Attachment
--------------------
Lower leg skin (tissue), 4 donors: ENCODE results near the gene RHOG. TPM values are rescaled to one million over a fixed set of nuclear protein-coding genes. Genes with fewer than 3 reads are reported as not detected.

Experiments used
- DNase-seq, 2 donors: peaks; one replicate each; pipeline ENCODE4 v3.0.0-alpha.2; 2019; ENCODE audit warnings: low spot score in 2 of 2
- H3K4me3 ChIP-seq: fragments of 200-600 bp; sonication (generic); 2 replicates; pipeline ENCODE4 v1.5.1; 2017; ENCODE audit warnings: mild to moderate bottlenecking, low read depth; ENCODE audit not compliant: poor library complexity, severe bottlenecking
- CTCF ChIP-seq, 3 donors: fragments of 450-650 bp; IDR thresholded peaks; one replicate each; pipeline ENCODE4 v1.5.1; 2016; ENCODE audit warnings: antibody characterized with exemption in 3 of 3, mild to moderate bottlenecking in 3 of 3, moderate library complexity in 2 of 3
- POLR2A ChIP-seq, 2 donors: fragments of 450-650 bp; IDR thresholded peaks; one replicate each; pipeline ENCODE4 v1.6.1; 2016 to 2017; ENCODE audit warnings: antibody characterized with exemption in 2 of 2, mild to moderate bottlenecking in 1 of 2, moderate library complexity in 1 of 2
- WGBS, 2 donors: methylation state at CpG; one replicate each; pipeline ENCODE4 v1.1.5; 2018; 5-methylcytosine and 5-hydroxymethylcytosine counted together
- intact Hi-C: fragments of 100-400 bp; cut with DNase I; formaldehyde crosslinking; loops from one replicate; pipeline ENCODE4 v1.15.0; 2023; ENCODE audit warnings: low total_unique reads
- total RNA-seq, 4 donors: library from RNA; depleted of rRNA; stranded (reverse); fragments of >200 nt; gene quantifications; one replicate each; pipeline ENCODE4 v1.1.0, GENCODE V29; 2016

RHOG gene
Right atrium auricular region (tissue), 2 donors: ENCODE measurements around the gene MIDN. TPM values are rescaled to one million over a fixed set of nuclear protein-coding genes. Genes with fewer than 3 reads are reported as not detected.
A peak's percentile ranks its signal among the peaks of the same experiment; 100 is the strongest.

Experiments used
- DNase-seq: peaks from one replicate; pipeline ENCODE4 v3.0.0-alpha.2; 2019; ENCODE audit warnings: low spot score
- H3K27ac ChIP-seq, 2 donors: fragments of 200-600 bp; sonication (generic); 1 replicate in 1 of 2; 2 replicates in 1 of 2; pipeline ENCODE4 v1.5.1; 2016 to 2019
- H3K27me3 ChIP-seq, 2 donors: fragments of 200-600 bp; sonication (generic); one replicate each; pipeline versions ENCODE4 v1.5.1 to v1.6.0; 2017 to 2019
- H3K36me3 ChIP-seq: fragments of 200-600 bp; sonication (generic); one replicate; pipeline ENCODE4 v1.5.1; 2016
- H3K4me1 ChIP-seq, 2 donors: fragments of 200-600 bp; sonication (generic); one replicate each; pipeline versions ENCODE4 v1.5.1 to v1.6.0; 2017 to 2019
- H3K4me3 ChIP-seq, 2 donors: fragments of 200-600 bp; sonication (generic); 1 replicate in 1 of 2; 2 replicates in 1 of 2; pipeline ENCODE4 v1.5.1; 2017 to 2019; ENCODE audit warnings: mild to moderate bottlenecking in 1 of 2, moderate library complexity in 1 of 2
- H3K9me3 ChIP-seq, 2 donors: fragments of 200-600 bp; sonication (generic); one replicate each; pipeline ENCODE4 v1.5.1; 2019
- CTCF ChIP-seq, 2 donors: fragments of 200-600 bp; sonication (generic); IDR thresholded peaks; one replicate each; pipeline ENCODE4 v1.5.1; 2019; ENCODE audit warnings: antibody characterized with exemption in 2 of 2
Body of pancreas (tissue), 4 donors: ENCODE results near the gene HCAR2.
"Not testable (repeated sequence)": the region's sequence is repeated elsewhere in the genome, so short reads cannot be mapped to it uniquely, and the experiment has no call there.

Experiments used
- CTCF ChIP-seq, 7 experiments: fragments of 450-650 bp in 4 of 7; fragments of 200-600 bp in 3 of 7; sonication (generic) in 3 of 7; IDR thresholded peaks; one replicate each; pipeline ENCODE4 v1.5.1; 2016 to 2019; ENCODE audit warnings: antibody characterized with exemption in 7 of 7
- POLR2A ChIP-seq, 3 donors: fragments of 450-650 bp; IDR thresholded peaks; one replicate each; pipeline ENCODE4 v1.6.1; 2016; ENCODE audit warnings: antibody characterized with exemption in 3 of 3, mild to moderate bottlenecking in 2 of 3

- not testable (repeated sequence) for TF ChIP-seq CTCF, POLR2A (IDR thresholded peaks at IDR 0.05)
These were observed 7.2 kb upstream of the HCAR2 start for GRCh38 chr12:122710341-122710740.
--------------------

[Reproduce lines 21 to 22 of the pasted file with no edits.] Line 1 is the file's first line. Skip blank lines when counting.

- CTCF ChIP-seq, 2 donors: fragments of 200-600 bp; sonication (generic); IDR thresholded peaks; one replicate each; pipeline ENCODE4 v1.5.1; 2019; ENCODE audit warnings: antibody characterized with exemption in 2 of 2
Body of pancreas (tissue), 4 donors: ENCODE results near the gene HCAR2.